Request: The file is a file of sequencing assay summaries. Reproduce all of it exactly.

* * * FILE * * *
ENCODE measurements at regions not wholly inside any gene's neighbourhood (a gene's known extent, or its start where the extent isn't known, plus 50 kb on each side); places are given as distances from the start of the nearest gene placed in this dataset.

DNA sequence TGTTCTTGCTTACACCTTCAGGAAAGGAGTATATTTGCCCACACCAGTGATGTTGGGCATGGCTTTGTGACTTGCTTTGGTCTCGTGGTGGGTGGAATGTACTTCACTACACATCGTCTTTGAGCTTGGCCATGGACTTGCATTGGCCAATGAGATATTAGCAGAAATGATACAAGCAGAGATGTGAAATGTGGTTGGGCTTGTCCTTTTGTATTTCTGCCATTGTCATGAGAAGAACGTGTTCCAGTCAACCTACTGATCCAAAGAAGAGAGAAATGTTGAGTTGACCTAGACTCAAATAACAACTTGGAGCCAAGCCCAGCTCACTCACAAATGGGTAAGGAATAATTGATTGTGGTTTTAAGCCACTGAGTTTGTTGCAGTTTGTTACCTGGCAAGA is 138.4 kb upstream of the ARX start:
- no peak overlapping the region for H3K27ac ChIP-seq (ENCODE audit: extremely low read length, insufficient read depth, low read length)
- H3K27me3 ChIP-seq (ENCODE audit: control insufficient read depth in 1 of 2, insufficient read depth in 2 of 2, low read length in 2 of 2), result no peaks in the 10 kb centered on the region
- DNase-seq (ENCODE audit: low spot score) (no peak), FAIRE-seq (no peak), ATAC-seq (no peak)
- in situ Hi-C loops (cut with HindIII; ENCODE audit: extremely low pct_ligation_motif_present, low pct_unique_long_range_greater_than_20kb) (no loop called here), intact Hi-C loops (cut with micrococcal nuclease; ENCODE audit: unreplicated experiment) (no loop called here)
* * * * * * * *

ENCODE measurements at regions not wholly inside any gene's neighbourhood (a gene's known extent, or its start where the extent isn't known, plus 50 kb on each side); places are given as distances from the start of the nearest gene placed in this dataset.

DNA sequence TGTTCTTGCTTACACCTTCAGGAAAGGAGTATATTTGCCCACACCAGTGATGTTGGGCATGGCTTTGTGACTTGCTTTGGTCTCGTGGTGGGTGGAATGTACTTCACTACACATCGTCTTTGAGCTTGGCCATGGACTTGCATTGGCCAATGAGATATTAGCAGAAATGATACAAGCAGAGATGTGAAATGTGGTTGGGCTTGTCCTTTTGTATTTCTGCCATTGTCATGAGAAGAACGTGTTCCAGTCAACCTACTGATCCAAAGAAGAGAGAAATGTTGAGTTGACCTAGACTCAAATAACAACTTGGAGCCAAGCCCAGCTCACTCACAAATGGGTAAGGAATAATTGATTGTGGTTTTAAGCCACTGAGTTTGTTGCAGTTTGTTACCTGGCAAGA is 138.4 kb upstream of the ARX start:
- no peak overlapping the region for H3K27ac ChIP-seq (ENCODE audit: extremely low read length, insufficient read depth, low read length)
- H3K27me3 ChIP-seq (ENCODE audit: control insufficient read depth in 1 of 2, insufficient read depth in 2 of 2, low read length in 2 of 2), result no peaks in the 10 kb centered on the region
- DNase-seq (ENCODE audit: low spot score) (no peak), FAIRE-seq (no peak), ATAC-seq (no peak)
- in situ Hi-C loops (cut with HindIII; ENCODE audit: extremely low pct_ligation_motif_present, low pct_unique_long_range_greater_than_20kb) (no loop called here), intact Hi-C loops (cut with micrococcal nuclease; ENCODE audit: unreplicated experiment) (no loop called here)